Below is Part 2 of this month's blog post on digestive enzymes. If you missed Part 1, you can read it here.
How do I know if I should be taking a digestive enzyme supplement?
The best way to know if you should take a digestive enzyme supplement is by having a stool test. This test measures how well you’re digesting your food and how well your pancreas is producing digestive enzymes.
Other signs and/or symptoms that you may have problems with digestive enzymes:
Gas and bloating after meals
A sensation that you have food sitting in your stomach (a rock in your gut)
Feeling full after eating a few bites of food
Undigested food in your stool
Floating stools (an occasional floating piece is fine, but all your poop consistently floating can be a sign something is wrong)
Oily or greasy looking stools (suggests undigested fat)
What kind of digestive enzyme should I take?
There are a variety of digestive enzymes on the market, including single enzyme and multiple enzyme formulas. As with all supplements, you’re looking for brands that meet the following criteria:
Quality/Price: Don't buy cheap supplements. Buying cheap supplements is almost always a waste of money. They often contain pesticides, GMOs, and rarely include what’s on the label. When buying enzymes, don’t look for the cheapest brand on the shelf and stay clear of conventional grocery stores and drug stores, as they carry poor quality products. (Take a look at my post Beware of Fake Supplements for more information.)
Reputation: When buying any supplement, you want to make sure you are purchasing from a company with a good reputation that sells professional grade supplements, such as Metagenics, Thorne Research, and Klaire Labs. I provide an online store of high-quality, professional grade supplements which come direct from the manufacturer.
Source: There are three major sources for digestive enzymes.
Fruit sourced (isolated from papaya or pineapple): these tend to be the weakest digestive enzyme supplements and aren’t recommended for people who need more support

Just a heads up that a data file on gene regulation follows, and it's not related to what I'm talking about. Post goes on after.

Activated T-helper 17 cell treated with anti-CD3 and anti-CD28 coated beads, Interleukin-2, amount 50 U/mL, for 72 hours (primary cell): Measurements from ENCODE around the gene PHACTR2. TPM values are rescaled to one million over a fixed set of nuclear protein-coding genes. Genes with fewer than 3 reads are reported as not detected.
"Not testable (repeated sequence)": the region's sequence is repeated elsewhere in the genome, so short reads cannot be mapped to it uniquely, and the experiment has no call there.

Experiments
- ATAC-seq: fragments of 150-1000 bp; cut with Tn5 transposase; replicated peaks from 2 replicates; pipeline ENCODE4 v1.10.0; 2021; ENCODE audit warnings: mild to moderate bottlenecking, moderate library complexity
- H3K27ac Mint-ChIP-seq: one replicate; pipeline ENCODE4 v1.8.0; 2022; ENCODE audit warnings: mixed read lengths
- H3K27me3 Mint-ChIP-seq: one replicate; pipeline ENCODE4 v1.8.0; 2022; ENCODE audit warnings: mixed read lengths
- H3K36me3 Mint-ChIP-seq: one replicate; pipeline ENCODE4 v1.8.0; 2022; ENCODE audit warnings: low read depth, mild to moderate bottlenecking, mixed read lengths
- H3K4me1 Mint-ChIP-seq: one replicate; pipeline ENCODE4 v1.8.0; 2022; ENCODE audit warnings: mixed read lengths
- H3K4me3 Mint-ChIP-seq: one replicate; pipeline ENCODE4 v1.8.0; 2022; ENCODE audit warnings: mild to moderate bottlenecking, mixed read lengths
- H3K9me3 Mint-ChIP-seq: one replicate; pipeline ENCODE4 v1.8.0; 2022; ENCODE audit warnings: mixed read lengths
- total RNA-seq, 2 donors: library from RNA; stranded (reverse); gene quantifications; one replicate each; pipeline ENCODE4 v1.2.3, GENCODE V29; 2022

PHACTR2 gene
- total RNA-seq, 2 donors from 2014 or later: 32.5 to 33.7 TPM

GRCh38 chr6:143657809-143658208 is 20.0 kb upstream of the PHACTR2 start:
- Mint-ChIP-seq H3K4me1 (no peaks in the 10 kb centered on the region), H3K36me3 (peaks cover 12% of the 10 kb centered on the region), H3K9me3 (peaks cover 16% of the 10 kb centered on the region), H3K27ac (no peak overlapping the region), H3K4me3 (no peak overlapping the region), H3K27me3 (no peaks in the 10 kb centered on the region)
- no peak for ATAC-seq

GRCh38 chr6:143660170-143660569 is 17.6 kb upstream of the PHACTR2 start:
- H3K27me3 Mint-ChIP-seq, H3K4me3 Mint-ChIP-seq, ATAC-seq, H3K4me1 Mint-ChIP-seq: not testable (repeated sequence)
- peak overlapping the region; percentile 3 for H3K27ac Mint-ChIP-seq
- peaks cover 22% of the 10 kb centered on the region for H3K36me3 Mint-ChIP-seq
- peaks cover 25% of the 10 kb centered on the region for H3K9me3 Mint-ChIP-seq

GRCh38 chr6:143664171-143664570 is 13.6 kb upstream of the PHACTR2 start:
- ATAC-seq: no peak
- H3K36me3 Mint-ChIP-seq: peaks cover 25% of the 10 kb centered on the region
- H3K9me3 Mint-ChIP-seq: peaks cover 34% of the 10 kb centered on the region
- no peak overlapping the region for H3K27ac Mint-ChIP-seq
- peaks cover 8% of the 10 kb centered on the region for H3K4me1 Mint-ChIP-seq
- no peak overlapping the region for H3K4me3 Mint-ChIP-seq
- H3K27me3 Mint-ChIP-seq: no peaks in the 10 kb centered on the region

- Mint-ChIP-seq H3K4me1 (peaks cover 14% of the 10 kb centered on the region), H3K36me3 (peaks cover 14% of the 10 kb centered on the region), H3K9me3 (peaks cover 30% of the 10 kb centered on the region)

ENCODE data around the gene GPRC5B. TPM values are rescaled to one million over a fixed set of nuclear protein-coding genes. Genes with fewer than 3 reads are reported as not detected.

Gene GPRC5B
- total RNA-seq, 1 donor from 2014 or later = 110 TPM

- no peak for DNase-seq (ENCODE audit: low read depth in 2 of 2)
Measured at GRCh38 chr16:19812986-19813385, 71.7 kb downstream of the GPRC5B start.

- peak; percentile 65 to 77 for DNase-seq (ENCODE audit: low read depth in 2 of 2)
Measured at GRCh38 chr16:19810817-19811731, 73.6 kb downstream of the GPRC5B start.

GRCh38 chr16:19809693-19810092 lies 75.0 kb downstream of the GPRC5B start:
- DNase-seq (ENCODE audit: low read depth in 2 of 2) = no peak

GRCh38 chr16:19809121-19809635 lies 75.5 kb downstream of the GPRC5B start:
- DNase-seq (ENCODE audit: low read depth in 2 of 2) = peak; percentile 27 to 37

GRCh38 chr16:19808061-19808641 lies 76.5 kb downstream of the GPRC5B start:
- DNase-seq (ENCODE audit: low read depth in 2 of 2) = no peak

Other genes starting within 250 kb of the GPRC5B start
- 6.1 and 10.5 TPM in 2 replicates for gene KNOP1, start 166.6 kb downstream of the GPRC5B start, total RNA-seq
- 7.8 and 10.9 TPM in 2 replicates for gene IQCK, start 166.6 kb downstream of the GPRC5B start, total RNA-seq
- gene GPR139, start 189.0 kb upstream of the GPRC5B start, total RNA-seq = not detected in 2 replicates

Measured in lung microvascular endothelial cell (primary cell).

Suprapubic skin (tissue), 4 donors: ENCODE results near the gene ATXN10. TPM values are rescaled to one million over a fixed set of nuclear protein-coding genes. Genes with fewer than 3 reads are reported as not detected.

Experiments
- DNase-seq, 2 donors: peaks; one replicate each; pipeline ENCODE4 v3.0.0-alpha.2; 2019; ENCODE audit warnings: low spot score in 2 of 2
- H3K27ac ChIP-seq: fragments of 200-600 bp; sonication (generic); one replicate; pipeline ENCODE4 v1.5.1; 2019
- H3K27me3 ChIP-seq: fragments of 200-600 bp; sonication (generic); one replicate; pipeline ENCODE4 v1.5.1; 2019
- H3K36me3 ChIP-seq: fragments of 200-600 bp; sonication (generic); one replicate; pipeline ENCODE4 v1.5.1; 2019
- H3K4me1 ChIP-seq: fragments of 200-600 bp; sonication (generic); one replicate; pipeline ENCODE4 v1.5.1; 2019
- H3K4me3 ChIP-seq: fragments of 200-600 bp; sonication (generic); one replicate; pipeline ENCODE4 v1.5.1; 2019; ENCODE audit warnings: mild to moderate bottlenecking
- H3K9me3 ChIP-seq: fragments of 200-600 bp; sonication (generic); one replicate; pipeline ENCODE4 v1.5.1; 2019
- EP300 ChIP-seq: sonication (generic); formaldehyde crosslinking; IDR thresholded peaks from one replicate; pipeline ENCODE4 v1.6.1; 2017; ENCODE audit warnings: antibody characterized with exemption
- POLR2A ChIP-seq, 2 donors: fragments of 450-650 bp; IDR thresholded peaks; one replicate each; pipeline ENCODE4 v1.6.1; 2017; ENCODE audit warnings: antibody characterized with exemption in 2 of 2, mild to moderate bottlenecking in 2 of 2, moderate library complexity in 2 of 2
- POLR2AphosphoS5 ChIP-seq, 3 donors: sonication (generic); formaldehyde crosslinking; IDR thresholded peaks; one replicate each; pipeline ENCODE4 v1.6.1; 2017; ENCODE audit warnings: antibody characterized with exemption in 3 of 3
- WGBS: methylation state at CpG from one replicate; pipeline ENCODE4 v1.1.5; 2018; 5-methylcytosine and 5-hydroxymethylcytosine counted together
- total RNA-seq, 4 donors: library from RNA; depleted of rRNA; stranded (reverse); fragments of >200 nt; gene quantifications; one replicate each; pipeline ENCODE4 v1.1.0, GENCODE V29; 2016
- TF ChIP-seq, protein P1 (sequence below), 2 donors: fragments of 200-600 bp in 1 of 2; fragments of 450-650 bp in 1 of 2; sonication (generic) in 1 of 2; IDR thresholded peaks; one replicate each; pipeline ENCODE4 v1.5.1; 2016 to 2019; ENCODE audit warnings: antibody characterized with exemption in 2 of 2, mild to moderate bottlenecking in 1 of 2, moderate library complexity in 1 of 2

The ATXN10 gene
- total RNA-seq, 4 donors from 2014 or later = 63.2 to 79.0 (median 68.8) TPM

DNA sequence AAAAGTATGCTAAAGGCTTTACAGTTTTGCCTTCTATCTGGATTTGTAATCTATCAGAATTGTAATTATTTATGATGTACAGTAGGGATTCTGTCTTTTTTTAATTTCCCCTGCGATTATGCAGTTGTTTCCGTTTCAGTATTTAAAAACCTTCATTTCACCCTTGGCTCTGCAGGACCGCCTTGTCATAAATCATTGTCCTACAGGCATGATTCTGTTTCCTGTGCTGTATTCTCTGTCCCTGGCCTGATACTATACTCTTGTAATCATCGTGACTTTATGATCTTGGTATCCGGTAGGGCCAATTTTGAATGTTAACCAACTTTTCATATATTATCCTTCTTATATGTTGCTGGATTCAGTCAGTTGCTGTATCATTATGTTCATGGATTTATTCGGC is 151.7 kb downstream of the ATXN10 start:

Animal sourced (pancreatin): these work really well, but are not for vegetarians or vegans
“Plant” sourced (from fungus): these are the most stable of all the enzymes, survive digestion well, and have a broad spectrum of action
Multiple enzymes: You want to see a number of enzymes listed on the label. These include proteases (which break down proteins), lipases (which break down fats), and carbohydrases (such as amylase, which break down carbohydrates).
Strength/potency listed: Enzymes are rated on various scales so you want to see numbers beside each enzyme showing their strength. If it’s a proprietary formula without strengths listed, be wary - this usually means a weak product.
Ingredients: As with all supplements, you want to see the ingredients in the product, but with digestive enzymes you especially want to see what ingredients are not in the product. If it doesn’t say “contains no: sugar, salt, wheat, gluten, soy, milk, egg, shellfish or preservatives,” assume it does.
When should I take digestive enzyme supplements, and how much should I take?
Digestive enzymes should be taken with food. Most people find it easiest to take them when they sit down to eat (immediately before eating), but any time while eating will be beneficial.
With high-quality products, most people need 1-2 capsules with their major meals. Most people don’t need to take any with light meals or snacks unless their digestion is severely compromised.
When you’ve found a dose that works well for you, symptoms such as gas or bloating after meals should go away. If not, try increasing your dose slowly, by one pill per meal. Take the new dose level for 3-to-7 days to evaluate how things are working.
If digestive enzymes don’t do the trick, or if you have any questions, please schedule an appointment with me. There could be an underlying issue that needs to be addressed.